Monday, November 03, 2014

Boston Ivy Fall Color

Boston Ivy
Parthenocissus tricuspidata
(par-then-oh-KISS-us) (try-kusp-ee-DAY-tuh)
Synonyms: Japanese Creeper

Not a flower but Boston Ivy never fails to deliver in the fall color department. This is a plant that a lot of people find undesirable but here on Long Island it is a popular Estate plant that is used to cover both large and small masonry structures. It has taken me a little getting used to but it has won me over with its energetic growth in sometimes very tough areas. I personally don’t like to grow it on painted wood surfaces as it can degrade them fairly substantially. This picture was taken in Brooklyn.

This is a clinging vine that can grow without support. The roots secrete calcium carbonate on the adhesive pads and that allows it to stick to walls. Now one problem I used to have was the damage it caused removing the roots from surfaces but I have learned that by cutting the vines first so they die the process is much easier. There are several different types available now but I like the species for best growth. The gold form ‘Fenway Park’ is striking and a DNA match to the ivy on the walls of the ‘Green Monster’ at the ballpark.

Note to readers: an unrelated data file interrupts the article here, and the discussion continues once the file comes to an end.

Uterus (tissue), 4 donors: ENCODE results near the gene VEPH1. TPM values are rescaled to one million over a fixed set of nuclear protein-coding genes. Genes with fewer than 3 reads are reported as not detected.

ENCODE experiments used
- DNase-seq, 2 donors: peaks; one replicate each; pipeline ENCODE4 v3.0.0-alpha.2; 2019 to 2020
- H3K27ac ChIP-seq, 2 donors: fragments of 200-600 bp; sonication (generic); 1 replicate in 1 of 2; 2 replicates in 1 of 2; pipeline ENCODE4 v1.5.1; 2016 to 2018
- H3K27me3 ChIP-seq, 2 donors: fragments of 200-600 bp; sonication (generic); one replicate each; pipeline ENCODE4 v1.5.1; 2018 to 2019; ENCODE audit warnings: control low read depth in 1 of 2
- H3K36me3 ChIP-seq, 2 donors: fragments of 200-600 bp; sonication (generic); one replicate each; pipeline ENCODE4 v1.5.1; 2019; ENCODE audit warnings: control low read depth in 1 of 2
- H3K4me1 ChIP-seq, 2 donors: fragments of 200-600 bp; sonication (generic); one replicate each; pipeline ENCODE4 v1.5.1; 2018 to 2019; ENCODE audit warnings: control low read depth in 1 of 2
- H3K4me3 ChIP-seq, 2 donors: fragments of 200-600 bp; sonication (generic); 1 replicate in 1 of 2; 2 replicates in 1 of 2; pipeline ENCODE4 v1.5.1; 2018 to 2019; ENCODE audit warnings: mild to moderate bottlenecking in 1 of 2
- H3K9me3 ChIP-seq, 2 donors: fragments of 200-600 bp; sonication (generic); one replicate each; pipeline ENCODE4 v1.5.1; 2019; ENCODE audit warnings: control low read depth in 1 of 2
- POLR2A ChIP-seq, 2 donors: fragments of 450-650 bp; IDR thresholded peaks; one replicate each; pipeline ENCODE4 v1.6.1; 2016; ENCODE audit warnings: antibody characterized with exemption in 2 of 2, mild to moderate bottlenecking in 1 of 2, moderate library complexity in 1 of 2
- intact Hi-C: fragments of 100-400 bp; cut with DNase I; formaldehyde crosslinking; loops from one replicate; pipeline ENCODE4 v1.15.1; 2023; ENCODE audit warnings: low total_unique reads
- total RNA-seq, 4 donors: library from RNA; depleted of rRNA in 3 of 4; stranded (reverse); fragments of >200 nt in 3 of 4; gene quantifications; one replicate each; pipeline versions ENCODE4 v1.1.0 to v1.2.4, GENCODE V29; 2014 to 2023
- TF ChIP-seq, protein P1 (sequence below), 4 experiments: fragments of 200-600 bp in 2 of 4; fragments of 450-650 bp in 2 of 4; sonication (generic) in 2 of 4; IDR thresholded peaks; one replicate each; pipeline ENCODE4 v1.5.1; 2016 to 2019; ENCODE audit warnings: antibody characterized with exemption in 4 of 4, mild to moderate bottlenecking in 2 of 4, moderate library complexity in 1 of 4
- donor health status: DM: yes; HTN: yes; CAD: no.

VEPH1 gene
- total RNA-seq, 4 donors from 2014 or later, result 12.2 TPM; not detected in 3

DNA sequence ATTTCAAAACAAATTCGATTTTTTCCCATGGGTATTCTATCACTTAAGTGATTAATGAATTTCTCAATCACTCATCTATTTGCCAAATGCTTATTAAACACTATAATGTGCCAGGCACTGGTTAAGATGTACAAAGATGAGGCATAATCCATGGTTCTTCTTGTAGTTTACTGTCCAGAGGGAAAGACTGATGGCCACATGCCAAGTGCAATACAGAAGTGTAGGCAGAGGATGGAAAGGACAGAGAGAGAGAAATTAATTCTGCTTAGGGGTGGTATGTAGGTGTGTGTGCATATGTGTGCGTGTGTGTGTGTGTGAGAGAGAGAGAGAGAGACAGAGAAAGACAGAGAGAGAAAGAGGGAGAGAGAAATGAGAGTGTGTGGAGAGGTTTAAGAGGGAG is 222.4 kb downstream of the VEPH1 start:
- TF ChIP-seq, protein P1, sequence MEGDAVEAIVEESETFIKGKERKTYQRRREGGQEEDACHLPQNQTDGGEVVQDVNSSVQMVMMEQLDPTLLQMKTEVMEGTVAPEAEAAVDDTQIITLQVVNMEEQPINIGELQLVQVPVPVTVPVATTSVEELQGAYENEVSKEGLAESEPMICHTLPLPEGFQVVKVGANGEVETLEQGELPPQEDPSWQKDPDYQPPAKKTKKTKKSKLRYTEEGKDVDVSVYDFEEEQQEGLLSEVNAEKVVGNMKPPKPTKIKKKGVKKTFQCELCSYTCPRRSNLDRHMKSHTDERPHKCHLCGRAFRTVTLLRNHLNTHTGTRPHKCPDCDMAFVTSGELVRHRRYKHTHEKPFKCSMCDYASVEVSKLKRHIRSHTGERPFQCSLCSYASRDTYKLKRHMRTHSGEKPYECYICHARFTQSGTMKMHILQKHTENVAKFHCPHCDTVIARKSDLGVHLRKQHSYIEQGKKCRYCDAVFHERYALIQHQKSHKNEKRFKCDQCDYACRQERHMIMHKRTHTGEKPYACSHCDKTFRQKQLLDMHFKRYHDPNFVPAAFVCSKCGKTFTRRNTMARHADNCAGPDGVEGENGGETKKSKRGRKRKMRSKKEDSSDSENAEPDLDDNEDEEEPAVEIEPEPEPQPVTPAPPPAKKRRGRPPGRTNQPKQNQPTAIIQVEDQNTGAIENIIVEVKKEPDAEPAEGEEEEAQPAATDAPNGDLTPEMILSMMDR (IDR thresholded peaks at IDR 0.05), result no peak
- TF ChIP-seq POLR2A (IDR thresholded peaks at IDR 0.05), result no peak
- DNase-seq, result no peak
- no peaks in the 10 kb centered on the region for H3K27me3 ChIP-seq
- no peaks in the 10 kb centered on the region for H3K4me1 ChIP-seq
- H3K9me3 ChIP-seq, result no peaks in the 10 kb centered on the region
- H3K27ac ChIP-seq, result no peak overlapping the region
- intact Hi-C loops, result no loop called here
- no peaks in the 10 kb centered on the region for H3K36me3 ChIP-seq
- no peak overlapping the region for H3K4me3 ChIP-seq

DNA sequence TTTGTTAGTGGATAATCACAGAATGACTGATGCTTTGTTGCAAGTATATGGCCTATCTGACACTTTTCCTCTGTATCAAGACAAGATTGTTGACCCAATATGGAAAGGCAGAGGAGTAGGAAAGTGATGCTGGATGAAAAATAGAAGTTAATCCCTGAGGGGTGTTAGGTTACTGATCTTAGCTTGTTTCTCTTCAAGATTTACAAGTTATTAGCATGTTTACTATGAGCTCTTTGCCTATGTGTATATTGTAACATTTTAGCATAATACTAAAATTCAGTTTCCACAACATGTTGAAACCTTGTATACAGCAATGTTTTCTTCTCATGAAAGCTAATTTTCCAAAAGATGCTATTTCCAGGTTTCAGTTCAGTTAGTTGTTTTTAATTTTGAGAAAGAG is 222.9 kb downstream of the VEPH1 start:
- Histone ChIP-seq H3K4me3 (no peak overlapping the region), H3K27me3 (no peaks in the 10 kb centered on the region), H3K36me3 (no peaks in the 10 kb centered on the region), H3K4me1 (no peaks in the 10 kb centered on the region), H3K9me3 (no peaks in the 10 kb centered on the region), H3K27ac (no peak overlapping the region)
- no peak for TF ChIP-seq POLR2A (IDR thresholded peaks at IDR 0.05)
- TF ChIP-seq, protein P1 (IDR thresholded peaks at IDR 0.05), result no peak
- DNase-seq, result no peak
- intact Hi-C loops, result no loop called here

Just to keep things honest here is a rose covered with dew. Roses are great this time of year as they bloom very late. I just keep deadheading them and hope for the best. Quite often there still some flowers and buds on the plants when they get heavily mulched and covered for the winter. I am not sure of this variety but it looks familiar can any one guess?

1 comment:

Ruby said...

I love boston Ivy. They have the most amazing fall colours.